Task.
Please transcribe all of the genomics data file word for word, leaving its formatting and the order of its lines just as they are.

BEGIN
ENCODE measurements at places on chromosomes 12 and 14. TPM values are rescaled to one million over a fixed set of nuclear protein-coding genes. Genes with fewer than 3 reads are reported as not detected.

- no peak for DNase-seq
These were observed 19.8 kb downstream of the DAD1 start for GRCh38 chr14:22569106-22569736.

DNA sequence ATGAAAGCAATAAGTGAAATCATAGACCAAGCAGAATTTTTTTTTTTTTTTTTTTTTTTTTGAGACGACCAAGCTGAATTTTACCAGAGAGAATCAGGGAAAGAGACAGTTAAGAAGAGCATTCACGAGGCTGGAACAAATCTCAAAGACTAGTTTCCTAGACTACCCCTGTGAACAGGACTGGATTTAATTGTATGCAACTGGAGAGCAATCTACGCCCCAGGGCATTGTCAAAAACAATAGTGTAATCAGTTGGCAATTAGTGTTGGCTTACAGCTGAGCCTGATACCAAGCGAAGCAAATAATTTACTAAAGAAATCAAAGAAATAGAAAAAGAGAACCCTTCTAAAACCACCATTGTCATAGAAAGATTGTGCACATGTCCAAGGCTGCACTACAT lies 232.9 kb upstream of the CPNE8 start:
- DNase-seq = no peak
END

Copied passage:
ENCODE measurements at places on chromosomes 12 and 14. TPM values are rescaled to one million over a fixed set of nuclear protein-coding genes. Genes with fewer than 3 reads are reported as not detected.

- no peak for DNase-seq
These were observed 19.8 kb downstream of the DAD1 start for GRCh38 chr14:22569106-22569736.

DNA sequence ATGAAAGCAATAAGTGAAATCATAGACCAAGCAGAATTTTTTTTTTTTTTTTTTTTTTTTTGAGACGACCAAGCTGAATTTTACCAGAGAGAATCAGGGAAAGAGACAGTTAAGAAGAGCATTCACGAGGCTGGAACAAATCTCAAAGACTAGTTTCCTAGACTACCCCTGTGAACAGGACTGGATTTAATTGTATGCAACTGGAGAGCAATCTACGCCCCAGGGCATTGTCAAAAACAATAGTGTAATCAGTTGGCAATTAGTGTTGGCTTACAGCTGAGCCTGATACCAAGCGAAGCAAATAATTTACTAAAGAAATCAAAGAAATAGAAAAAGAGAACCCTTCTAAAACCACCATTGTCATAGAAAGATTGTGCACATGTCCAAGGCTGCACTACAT lies 232.9 kb upstream of the CPNE8 start:
- DNase-seq = no peak